Back to the Future: The 4th Asia Pacific Breweries Foundation Signature Art Prize
The Asia Pacific Breweries Foundation aims to stimulate discourse about the converging contemporary art practices of the region.
The Asia Pacific Breweries Foundation (APBF) Signature Art Prize announces its 15 finalists in an exhibition organised by Singapore Art Museum (SAM) that will be held from 25 May to 2 September at the National Museum of Singapore.
Inaugurated in 2008 by the APBF and SAM, the triennial APBF Signature Art Prize recognises outstanding contemporary artists within the Asia- Pacific region and Central Asia, in all forms and mediums. The top prize is worth SGD60,000, and there is a separate People’s Choice Award with a value of SGD10,000, with its winner determined by on-site public votes.
The 4th Signature Art Prize
The panel of distinguished jurors for the fourth edition include Mami Kataoka, Chief Curator of Mori Art Museum, Bose Krishnamachari, President of the Kochi Biennale Foundation, Joyce Toh, Senior Curator at SAM, Dr. Gerard Vaughan, Director of National Gallery of Australia, and independent curator Wong Hoy Cheong. Speaking about the focus on diversity in the panel’s selection of finalists, Katoaka says, “The exhibition provides a glimpse into the multiplicity of political, social and economic histories and realities across Asia Pacific and Central Asia, as told through contemporary art.”
Recognising the visual production emerging from Central Asia, the nomination of artists from this complex and dynamic region sets a new precedent for the prize. In all, 113 nominations were received from 46 countries and territories. Each artist had to meet the prerequisite of representing a significant development in their region’s contemporary art landscape.
The 15 finalists hail from Australia, Hong Kong, India, Indonesia, Japan, Kazakhstan, Malaysia, New Zealand, Singapore, South Korea, Taiwan, Thailand and Vietnam. While the exhibition is not curated to a particular theme, the works selected this year show an interesting congruence in their thematic presentations of minor characters forgotten by history, exploring the biases of historical representation.
Conducting extensive research and utilising archival material, Malaysian artist Au Sow Yee and Singapore artist Shubigi Rao’s interactive installations question how compelling narratives contesting history can be crafted. Au’s ‘The Kris Project’ blends fact and fiction by juxtaposing found footage from existing films with documentaries of wartime Malaya. Rao’s ‘Pulp: A Short Biography of the Banished Book. Vol I: Written in the Margins (2014–2016)’ employs a more formalistic and documentary approach by featuring Rao’s own book on the topic, and a series of videos featuring testimonies from individuals involved in incidents surrounding the destruction of books and libraries.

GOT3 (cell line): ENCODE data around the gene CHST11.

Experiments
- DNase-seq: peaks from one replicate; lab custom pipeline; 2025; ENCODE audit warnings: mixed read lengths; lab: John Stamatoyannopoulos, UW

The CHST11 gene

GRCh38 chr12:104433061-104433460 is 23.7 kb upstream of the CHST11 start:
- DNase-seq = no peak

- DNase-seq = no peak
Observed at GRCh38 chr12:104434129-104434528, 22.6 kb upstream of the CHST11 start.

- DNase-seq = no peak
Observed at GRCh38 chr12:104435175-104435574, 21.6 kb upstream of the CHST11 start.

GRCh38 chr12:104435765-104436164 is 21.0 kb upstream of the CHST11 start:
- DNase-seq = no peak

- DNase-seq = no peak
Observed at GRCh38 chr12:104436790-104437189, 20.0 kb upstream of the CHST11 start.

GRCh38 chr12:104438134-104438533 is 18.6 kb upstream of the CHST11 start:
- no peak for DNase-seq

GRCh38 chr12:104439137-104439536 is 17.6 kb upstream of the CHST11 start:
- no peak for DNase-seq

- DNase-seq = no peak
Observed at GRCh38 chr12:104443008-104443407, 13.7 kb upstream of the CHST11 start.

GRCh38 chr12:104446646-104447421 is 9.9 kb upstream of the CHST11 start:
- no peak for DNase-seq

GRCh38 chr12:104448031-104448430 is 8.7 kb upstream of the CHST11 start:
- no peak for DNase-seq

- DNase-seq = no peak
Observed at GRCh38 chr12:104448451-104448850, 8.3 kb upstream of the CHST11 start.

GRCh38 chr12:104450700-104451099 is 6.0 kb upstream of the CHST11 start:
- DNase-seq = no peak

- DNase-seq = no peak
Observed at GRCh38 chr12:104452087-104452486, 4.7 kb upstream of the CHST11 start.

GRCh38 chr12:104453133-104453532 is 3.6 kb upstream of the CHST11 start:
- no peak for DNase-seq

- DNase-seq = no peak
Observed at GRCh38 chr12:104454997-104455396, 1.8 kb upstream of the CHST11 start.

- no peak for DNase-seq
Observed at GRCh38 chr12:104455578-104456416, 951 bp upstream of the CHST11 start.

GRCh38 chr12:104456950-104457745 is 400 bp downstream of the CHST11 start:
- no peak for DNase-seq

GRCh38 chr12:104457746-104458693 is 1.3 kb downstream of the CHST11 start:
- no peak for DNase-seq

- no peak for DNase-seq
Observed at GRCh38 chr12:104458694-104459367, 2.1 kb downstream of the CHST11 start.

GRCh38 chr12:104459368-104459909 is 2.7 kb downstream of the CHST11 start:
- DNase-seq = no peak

Several exhibiting artists have chosen to employ abstraction in their works, providing satirical commentary beyond the veneer of utopic depictions of their hometowns. Japanese artist Chikako Yamashiro’s ‘Mud Man’ addresses issues of cultural identity and geopolitics through a video featuring a lyrical and enigmatic narrative of her native Okinawan community of people. Thai artist Thasnai Sethaseree uses a vibrant collage with coloured paper streamers overlaid on a canvas of Buddhist monks’ robes in ‘Untitled (Hua Lamphong)’, enfolding into its surface images of modern architecture the political violence in Thailand and printed texts of the new Thai Constitution.
It is perhaps the everyday symbols of life that most clearly convey the collective spirit of the artists cultural communities. ‘Kaokao #1’, by the Mata Aho Collective from New Zealand, is a sprawling but understated installation of high- visibility tape produced from a form of traditional Māori weaving, featuring a chevron-sharped design called a kaokao. Conflating the military association of the chevron with the traditional use of the kaokao pattern on birthing mats, the artwork is a tribute to the strength and endurance of women.
Over the course of the exhibition, visitors can also look forward to performances, as well as artist and curator dialogue sessions, all of which aim to stimulate discourse about the converging contemporary art practices of the region.